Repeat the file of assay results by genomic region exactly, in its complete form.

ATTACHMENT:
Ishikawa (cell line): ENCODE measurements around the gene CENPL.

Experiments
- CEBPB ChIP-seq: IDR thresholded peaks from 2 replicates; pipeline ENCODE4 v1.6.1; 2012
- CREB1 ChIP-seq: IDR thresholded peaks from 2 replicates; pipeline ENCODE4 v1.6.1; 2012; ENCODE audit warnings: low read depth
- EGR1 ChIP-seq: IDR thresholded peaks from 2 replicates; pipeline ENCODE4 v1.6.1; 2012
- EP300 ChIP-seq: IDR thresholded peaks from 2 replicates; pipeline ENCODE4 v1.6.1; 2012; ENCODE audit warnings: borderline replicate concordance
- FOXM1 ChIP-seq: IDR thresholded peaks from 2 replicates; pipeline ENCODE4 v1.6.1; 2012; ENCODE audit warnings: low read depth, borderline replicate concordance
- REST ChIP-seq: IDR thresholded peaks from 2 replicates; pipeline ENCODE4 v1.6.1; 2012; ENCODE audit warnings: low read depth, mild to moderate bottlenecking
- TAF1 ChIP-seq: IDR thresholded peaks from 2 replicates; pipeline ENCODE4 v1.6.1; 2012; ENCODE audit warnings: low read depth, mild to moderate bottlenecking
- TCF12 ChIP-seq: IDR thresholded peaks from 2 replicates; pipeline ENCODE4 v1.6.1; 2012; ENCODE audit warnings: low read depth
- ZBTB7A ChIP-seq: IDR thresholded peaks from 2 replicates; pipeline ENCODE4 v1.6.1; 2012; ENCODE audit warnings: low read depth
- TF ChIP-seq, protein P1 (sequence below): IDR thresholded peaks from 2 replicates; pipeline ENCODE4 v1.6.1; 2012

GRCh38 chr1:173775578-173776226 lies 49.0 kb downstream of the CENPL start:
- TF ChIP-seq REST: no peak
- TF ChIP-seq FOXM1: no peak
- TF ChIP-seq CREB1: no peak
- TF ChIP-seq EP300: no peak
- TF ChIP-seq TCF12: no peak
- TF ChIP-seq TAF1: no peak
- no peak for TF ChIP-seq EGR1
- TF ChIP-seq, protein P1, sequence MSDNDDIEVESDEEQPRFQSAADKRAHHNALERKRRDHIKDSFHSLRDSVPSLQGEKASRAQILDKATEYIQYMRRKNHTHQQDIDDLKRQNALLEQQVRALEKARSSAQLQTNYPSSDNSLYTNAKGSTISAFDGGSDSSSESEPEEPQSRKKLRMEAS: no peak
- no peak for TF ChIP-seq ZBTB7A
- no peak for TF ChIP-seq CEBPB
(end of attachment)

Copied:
Ishikawa (cell line): ENCODE measurements around the gene CENPL.

Experiments
- CEBPB ChIP-seq: IDR thresholded peaks from 2 replicates; pipeline ENCODE4 v1.6.1; 2012
- CREB1 ChIP-seq: IDR thresholded peaks from 2 replicates; pipeline ENCODE4 v1.6.1; 2012; ENCODE audit warnings: low read depth
- EGR1 ChIP-seq: IDR thresholded peaks from 2 replicates; pipeline ENCODE4 v1.6.1; 2012
- EP300 ChIP-seq: IDR thresholded peaks from 2 replicates; pipeline ENCODE4 v1.6.1; 2012; ENCODE audit warnings: borderline replicate concordance
- FOXM1 ChIP-seq: IDR thresholded peaks from 2 replicates; pipeline ENCODE4 v1.6.1; 2012; ENCODE audit warnings: low read depth, borderline replicate concordance
- REST ChIP-seq: IDR thresholded peaks from 2 replicates; pipeline ENCODE4 v1.6.1; 2012; ENCODE audit warnings: low read depth, mild to moderate bottlenecking
- TAF1 ChIP-seq: IDR thresholded peaks from 2 replicates; pipeline ENCODE4 v1.6.1; 2012; ENCODE audit warnings: low read depth, mild to moderate bottlenecking
- TCF12 ChIP-seq: IDR thresholded peaks from 2 replicates; pipeline ENCODE4 v1.6.1; 2012; ENCODE audit warnings: low read depth
- ZBTB7A ChIP-seq: IDR thresholded peaks from 2 replicates; pipeline ENCODE4 v1.6.1; 2012; ENCODE audit warnings: low read depth
- TF ChIP-seq, protein P1 (sequence below): IDR thresholded peaks from 2 replicates; pipeline ENCODE4 v1.6.1; 2012

GRCh38 chr1:173775578-173776226 lies 49.0 kb downstream of the CENPL start:
- TF ChIP-seq REST: no peak
- TF ChIP-seq FOXM1: no peak
- TF ChIP-seq CREB1: no peak
- TF ChIP-seq EP300: no peak
- TF ChIP-seq TCF12: no peak
- TF ChIP-seq TAF1: no peak
- no peak for TF ChIP-seq EGR1
- TF ChIP-seq, protein P1, sequence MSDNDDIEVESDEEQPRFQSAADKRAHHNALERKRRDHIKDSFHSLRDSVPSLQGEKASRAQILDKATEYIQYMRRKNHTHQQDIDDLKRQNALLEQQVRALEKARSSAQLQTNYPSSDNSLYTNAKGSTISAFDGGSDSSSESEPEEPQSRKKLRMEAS: no peak
- no peak for TF ChIP-seq ZBTB7A
- no peak for TF ChIP-seq CEBPB